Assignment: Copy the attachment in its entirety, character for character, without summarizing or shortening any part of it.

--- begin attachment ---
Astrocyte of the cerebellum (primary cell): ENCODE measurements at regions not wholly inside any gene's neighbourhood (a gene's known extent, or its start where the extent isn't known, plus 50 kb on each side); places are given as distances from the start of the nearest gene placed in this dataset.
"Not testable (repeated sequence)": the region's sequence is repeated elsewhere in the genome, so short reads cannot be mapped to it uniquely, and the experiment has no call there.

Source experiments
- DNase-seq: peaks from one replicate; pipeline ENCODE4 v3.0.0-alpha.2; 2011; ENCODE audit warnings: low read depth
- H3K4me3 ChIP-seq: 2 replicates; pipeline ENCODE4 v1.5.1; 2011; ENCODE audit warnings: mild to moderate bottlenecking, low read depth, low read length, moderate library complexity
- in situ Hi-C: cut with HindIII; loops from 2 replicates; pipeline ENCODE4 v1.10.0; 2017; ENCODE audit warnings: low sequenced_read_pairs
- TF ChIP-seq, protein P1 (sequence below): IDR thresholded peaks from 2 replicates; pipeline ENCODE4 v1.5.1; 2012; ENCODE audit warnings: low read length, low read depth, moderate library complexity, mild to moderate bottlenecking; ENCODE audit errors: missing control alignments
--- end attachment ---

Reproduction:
Astrocyte of the cerebellum (primary cell): ENCODE measurements at regions not wholly inside any gene's neighbourhood (a gene's known extent, or its start where the extent isn't known, plus 50 kb on each side); places are given as distances from the start of the nearest gene placed in this dataset.
"Not testable (repeated sequence)": the region's sequence is repeated elsewhere in the genome, so short reads cannot be mapped to it uniquely, and the experiment has no call there.

Source experiments
- DNase-seq: peaks from one replicate; pipeline ENCODE4 v3.0.0-alpha.2; 2011; ENCODE audit warnings: low read depth
- H3K4me3 ChIP-seq: 2 replicates; pipeline ENCODE4 v1.5.1; 2011; ENCODE audit warnings: mild to moderate bottlenecking, low read depth, low read length, moderate library complexity
- in situ Hi-C: cut with HindIII; loops from 2 replicates; pipeline ENCODE4 v1.10.0; 2017; ENCODE audit warnings: low sequenced_read_pairs
- TF ChIP-seq, protein P1 (sequence below): IDR thresholded peaks from 2 replicates; pipeline ENCODE4 v1.5.1; 2012; ENCODE audit warnings: low read length, low read depth, moderate library complexity, mild to moderate bottlenecking; ENCODE audit errors: missing control alignments